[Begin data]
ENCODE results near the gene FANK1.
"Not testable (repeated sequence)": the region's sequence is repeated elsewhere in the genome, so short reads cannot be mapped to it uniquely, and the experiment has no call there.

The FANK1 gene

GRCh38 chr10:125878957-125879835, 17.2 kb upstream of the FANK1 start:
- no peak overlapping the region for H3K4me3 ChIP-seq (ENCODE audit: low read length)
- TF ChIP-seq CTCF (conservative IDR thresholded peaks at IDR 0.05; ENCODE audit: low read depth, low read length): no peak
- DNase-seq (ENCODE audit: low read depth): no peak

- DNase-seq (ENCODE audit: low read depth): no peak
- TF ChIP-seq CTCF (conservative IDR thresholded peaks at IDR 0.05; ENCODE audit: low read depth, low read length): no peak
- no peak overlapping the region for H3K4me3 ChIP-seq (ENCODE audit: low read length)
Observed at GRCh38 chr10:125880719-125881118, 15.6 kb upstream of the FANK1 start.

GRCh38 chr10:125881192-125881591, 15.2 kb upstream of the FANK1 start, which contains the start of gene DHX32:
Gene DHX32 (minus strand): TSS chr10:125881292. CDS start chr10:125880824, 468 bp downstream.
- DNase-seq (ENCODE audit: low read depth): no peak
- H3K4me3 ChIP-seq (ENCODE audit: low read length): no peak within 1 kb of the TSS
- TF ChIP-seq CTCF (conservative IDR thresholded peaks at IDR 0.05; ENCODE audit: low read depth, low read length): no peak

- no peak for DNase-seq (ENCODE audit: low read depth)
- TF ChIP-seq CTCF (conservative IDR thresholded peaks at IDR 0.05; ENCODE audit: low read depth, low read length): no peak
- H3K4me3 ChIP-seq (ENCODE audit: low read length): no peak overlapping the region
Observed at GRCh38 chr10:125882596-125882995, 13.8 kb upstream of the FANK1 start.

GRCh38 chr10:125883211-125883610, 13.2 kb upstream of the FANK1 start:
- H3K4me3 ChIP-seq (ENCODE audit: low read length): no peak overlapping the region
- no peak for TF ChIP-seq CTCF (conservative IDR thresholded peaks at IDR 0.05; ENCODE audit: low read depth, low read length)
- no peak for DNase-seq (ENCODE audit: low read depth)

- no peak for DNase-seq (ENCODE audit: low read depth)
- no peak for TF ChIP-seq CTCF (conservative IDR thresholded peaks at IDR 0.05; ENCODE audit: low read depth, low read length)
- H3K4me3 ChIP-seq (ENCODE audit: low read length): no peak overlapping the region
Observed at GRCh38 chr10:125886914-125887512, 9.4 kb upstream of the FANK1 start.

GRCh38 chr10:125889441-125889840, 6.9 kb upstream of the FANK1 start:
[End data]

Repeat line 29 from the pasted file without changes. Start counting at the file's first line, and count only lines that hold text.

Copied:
GRCh38 chr10:125889441-125889840, 6.9 kb upstream of the FANK1 start: